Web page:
It is heterodimeric, with an α (alpha) subunit identical to that of luteinizing hormone (LH), follicle-stimulating hormone (FSH), thyroid-stimulating hormone (TSH), and β (beta) subunit that is unique to hCG.
Because of its similarity to LH, hCG can also be used clinically to induce ovulation in the ovaries as well as testosterone production in the testes. As the most abundant biological source is women who are presently pregnant, some organizations collect urine from gravidae to extract hCG for use in fertility treatment.
Most tests employ a monoclonal antibody (MAb), which is specific to the β-subunit of hCG (βhCG). This procedure is employed to ensure that tests do not make false positives by confusing hCG with LH and FSH. (The latter two are always present at varying levels in the body, whereas the presence of hCG almost always indicates pregnancy.)
Gestational trophoblastic disease like Hydatidiform moles ("molar pregnancy") or Chroiocarcinoma may produce high levels of βhCG (due to the presence of syncytialtrophoblasts- part of the villi that make up the placenta) despite the absence of an embryo. This, as well as several other conditions, can lead to elevated hCG readings in the absence of pregnancy.
In the male, hCG injections are used to stimulate the leydig cells to synthesize testosterone. The intratesticular testosterone is necessary for spermatogenesis from the sertoli cells. Typical uses for hCG in men include hypogonadism and fertility treatment.
During first few months of pregnancy, the transmission of HIV-1 from woman to fetus is extremely rare. It has been suggested that this is due to the high concentration of hCG, and that the beta-subunit of this protein is active against HIV-1.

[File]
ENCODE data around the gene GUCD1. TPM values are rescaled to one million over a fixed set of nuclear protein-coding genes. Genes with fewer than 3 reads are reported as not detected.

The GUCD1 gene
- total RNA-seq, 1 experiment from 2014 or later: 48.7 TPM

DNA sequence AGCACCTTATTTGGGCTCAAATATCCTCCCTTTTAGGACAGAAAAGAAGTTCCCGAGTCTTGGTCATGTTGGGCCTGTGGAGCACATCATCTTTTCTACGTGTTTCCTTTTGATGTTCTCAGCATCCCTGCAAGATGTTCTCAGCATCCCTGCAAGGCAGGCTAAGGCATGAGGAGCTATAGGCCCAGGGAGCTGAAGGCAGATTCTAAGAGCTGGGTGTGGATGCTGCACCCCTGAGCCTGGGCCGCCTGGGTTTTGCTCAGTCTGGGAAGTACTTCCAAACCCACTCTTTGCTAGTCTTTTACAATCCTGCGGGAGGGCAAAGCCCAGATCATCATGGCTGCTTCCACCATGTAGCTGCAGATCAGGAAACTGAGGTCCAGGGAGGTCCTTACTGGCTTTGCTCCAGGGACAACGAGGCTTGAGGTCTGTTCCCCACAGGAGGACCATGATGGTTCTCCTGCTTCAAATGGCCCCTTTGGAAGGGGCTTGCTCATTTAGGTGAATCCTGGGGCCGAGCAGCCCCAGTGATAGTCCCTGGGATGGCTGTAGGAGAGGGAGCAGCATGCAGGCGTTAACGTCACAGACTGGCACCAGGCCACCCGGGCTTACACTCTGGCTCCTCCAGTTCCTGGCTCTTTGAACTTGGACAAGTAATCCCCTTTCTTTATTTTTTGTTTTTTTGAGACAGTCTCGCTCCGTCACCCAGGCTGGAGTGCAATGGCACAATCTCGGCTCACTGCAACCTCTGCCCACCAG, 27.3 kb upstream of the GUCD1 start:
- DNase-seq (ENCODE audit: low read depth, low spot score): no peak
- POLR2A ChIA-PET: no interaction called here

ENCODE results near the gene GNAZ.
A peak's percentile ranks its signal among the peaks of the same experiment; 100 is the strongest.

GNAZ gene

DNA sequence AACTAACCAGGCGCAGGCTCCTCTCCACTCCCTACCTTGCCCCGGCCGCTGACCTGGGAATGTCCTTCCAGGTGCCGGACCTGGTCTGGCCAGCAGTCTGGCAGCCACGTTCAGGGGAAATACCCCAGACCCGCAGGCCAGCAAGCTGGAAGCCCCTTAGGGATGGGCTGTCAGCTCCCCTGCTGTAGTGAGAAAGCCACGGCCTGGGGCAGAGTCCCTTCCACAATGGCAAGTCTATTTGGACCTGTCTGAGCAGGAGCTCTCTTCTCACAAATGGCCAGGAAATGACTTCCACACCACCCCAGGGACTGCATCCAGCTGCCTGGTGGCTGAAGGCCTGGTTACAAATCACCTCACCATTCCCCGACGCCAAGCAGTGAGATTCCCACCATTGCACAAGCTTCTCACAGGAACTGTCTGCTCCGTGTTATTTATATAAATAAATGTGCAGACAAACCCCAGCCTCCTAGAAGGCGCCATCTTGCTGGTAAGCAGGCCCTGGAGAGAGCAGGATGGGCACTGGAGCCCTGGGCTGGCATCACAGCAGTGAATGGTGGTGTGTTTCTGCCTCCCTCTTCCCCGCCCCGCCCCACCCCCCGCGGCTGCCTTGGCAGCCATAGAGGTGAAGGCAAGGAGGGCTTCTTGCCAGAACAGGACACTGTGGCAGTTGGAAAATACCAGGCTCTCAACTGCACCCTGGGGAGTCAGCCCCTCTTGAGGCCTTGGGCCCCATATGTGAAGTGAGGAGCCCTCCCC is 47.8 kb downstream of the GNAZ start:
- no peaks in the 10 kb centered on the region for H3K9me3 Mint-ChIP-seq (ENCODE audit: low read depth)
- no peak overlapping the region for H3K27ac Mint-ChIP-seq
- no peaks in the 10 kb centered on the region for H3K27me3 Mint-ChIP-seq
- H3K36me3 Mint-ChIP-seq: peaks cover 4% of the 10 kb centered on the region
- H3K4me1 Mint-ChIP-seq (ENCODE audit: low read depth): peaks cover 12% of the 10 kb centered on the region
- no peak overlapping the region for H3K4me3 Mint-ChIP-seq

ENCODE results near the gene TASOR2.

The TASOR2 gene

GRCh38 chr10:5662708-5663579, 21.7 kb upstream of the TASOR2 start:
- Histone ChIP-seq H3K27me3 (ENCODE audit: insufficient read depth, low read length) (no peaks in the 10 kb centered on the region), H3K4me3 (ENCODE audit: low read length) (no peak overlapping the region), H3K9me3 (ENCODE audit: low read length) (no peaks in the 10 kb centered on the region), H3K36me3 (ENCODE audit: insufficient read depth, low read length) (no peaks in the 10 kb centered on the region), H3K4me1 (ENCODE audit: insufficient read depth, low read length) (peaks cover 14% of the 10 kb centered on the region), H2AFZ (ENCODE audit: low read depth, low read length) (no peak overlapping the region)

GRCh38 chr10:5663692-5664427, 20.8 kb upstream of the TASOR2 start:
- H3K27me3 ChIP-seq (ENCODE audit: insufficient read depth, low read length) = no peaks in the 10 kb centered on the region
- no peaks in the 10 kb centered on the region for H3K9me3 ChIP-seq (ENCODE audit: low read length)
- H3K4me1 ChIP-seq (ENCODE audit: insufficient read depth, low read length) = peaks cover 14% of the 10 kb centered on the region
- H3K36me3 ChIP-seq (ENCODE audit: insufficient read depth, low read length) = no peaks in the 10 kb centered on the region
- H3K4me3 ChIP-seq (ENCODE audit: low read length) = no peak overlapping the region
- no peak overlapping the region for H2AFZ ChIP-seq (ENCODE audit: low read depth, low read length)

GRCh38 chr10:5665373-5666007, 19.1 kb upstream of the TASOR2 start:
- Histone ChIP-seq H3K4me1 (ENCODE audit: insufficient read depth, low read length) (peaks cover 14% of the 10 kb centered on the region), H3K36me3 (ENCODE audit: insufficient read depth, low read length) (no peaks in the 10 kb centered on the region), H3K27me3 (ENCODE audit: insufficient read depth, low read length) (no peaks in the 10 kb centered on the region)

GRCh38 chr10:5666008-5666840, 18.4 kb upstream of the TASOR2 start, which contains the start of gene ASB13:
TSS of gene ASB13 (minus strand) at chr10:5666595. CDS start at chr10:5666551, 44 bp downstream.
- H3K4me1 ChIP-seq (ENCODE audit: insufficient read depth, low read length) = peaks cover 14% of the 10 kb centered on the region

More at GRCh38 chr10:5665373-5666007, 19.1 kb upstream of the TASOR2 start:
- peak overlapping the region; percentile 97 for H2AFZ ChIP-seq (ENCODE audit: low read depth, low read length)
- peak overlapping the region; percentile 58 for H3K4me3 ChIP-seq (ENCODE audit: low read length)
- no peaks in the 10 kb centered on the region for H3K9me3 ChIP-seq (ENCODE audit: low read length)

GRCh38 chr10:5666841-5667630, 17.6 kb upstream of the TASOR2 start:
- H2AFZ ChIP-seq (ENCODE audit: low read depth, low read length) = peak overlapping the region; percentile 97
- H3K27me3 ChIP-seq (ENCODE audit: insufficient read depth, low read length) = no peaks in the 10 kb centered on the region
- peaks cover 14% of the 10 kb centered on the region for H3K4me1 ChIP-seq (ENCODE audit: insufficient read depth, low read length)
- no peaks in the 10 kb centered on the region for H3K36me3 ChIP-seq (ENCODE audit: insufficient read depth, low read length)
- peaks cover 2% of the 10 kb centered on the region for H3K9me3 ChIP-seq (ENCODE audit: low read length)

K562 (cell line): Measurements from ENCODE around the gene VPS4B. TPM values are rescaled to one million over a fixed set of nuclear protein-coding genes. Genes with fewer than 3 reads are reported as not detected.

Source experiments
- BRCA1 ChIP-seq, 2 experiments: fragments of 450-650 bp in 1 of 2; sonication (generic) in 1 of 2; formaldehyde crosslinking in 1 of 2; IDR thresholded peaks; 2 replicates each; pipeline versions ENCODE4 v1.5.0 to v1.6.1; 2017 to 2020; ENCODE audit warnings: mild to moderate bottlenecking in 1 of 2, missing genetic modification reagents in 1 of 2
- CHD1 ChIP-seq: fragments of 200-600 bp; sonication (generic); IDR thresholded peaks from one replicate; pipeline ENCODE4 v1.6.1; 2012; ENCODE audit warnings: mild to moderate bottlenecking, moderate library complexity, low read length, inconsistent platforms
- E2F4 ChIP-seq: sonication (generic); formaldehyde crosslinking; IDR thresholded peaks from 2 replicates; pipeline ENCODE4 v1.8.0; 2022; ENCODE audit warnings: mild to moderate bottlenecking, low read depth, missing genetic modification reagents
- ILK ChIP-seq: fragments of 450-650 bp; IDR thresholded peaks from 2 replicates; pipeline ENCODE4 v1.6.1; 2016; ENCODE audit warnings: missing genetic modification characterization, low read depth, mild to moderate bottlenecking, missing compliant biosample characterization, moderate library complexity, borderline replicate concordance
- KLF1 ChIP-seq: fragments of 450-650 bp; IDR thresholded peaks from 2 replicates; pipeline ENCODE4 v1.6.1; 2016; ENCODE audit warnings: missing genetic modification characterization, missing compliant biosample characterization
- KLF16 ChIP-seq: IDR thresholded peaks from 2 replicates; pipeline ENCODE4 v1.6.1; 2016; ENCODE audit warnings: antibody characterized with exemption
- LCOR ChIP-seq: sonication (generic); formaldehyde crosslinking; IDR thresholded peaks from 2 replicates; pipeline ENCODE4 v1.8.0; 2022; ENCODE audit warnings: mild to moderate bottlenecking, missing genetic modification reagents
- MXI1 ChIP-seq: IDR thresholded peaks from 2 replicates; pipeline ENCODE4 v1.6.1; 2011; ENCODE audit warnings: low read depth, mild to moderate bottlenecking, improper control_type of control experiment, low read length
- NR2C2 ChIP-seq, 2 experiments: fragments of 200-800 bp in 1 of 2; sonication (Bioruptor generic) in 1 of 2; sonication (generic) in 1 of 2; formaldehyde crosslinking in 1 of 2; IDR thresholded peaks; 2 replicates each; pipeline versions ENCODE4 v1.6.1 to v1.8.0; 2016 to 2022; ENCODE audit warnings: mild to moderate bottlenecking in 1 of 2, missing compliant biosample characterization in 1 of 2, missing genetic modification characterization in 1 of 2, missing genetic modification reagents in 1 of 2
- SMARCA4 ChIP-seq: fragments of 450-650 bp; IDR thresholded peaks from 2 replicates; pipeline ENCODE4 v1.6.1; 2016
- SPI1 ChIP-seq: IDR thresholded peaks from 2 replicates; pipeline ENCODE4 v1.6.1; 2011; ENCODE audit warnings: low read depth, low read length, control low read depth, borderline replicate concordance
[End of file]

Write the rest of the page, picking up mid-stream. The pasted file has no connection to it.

In the world of performance enhancing drugs, hCG is increasingly used in combination with various anabolic androgenic steroid (AAS) cycles.
When AAS are put into a male body, the body's natural negative-feedback loops cause the body to shut down its own production of testosterone via shutdown of the hypothalamic-pituitary-gonadal axis (HPGA). High levels of AASs that mimic the body's natural testosterone trigger the hypothalamus to shut down its production of gonadotropin-releasing hormone (GnRH) from the hypothalamus. Without GnRH, the pituitary gland stops releasing luteinizing hormone (LH). LH normally travels from the pituitary via the blood stream to the testes, where it triggers the production and release of testosterone. Without LH, the testes shut down their production of testosterone, causing testicular atrophy.
In males, hCG mimics LH and helps restore and maintain testosterone production in the testes. As such, hCG is commonly used during and after steroid cycles to maintain and restore testicular size as well as endogenous testosterone production. However, if hCG is used for too long and in too high a dose, the resulting rise in natural testosterone will eventually inhibit its own production via negative feedback on the hypothalamus and pituitary.
Elevated cerebrospinal fluid levels of placental alkaline phosphatase and [beta]-human chorionic gonadotrophin in a case of intracranial germinoma with normal levels in blood
Oct 01, 2007; Sir, The authors report a case of intracranial germinoma with raised levels of β -human chorionic gonadotrophin (HCG) and...
Prediction of Testosterone Response to Human Chorionic Gonadotrophin in Idiopathic Hypogonadotropic Hypogonadism Patients
Jan 01, 2009; In clinical practice, the human chorionic gonadotrophin (hCG) stimulation test is widely used to evaluate testicular function....
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Feb 16, 2011; Authors: Xiaojie Sun (equal contributor) ; Shuqi Mei (equal contributor) ; Hu Tao ; Guodong Wang ; Lina Su ; Siwen...